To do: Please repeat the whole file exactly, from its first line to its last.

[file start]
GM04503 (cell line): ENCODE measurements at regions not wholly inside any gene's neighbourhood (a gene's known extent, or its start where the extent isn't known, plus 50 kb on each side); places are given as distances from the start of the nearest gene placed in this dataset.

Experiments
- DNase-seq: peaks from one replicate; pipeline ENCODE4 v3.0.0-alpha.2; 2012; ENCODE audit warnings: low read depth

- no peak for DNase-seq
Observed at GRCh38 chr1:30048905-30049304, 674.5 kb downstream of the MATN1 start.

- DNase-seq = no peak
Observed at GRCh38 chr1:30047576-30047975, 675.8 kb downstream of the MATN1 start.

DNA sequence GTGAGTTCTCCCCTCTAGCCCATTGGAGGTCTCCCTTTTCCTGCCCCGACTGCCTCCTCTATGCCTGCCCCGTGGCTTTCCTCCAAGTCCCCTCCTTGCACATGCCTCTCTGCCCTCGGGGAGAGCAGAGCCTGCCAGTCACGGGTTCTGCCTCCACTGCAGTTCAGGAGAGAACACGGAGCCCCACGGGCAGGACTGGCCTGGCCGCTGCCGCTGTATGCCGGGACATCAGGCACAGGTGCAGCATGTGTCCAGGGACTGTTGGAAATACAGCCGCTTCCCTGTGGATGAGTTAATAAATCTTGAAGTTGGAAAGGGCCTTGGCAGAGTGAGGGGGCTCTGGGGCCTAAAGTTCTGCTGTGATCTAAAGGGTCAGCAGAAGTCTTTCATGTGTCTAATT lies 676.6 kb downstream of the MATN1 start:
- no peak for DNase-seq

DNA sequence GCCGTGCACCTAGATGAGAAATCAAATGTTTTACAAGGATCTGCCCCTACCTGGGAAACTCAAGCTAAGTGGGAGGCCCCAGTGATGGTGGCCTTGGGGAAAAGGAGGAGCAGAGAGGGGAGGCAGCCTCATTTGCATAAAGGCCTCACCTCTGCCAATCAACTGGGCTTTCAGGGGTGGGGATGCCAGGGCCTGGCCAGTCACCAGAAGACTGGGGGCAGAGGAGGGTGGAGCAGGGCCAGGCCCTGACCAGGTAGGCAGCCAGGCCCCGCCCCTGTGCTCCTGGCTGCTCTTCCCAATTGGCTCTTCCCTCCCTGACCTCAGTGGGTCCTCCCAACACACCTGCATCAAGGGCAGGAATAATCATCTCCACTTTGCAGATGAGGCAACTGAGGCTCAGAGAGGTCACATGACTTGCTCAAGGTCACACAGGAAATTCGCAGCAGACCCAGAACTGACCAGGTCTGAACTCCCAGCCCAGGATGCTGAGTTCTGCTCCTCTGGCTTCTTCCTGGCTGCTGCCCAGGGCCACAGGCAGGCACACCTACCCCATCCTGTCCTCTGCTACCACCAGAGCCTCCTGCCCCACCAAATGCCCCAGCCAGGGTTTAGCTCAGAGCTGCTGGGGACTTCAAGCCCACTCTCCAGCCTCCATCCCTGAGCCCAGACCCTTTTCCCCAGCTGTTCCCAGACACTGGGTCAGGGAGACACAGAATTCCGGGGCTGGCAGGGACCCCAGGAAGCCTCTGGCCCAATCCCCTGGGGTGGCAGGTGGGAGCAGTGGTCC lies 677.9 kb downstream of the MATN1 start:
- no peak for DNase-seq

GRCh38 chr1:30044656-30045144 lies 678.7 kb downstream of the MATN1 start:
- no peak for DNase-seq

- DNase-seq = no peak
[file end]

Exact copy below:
GM04503 (cell line): ENCODE measurements at regions not wholly inside any gene's neighbourhood (a gene's known extent, or its start where the extent isn't known, plus 50 kb on each side); places are given as distances from the start of the nearest gene placed in this dataset.

Experiments
- DNase-seq: peaks from one replicate; pipeline ENCODE4 v3.0.0-alpha.2; 2012; ENCODE audit warnings: low read depth

- no peak for DNase-seq
Observed at GRCh38 chr1:30048905-30049304, 674.5 kb downstream of the MATN1 start.

- DNase-seq = no peak
Observed at GRCh38 chr1:30047576-30047975, 675.8 kb downstream of the MATN1 start.

DNA sequence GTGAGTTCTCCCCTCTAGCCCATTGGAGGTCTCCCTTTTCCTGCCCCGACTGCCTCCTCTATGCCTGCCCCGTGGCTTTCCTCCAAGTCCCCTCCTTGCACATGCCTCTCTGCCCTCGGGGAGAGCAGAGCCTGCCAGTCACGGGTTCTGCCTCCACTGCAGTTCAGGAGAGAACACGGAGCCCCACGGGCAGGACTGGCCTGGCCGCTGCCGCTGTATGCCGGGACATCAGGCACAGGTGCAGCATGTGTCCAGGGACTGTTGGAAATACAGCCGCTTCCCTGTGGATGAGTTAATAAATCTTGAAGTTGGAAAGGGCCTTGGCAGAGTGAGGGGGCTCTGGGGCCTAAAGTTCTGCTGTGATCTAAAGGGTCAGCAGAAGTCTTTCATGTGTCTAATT lies 676.6 kb downstream of the MATN1 start:
- no peak for DNase-seq

DNA sequence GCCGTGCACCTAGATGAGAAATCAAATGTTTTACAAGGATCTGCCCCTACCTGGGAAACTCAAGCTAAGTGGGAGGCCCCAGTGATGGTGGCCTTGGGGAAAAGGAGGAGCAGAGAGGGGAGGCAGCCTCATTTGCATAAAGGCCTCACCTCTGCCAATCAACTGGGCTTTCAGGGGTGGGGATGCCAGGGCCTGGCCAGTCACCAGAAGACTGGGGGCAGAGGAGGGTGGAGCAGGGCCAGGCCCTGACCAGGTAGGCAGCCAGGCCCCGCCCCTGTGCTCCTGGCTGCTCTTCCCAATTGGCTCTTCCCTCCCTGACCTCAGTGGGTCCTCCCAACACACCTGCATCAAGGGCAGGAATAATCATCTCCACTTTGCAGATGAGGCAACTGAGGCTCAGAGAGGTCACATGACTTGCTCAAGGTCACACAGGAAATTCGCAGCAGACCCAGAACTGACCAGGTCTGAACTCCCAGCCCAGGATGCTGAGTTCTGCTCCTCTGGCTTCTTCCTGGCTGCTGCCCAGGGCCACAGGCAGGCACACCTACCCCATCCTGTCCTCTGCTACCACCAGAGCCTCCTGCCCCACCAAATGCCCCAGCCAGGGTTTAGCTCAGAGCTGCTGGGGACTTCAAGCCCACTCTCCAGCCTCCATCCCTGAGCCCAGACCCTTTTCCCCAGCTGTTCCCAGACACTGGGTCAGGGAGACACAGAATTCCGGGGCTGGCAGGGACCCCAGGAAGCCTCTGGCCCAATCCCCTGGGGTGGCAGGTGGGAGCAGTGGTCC lies 677.9 kb downstream of the MATN1 start:
- no peak for DNase-seq

GRCh38 chr1:30044656-30045144 lies 678.7 kb downstream of the MATN1 start:
- no peak for DNase-seq

- DNase-seq = no peak